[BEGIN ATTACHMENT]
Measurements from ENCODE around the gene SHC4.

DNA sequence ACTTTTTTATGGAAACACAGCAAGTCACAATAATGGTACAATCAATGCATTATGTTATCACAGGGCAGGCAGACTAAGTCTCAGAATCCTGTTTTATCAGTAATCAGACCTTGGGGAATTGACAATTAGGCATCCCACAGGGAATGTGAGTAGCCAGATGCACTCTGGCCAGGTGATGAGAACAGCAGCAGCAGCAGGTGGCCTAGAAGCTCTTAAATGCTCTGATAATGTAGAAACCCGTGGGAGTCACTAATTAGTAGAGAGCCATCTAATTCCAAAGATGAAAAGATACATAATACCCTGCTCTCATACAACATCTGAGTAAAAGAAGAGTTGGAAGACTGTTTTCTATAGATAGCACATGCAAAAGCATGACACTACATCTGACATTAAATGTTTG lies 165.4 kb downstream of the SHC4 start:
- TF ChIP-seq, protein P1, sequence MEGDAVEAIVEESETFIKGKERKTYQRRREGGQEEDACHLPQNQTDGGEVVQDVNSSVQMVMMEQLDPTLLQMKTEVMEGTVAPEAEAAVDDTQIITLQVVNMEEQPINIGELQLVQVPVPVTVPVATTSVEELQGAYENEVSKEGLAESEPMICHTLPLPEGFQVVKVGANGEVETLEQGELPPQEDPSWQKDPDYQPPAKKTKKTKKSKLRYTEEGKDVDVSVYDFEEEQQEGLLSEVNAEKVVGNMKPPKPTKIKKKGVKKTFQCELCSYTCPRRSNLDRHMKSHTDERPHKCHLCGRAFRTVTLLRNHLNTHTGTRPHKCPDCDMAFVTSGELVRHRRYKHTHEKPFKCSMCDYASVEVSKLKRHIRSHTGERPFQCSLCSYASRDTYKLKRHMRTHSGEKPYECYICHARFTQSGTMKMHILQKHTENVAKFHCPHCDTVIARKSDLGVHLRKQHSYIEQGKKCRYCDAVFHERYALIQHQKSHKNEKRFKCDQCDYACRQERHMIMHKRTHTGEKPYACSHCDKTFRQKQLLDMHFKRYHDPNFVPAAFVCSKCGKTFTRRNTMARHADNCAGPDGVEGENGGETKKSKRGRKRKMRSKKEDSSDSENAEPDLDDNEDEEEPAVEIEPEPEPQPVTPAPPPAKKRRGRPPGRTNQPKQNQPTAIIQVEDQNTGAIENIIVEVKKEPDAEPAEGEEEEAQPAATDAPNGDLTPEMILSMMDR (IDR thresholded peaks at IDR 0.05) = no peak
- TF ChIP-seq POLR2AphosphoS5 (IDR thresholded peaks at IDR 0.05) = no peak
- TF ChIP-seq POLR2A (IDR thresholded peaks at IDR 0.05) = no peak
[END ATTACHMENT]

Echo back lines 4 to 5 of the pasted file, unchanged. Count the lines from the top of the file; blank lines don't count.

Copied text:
- TF ChIP-seq POLR2AphosphoS5 (IDR thresholded peaks at IDR 0.05) = no peak
- TF ChIP-seq POLR2A (IDR thresholded peaks at IDR 0.05) = no peak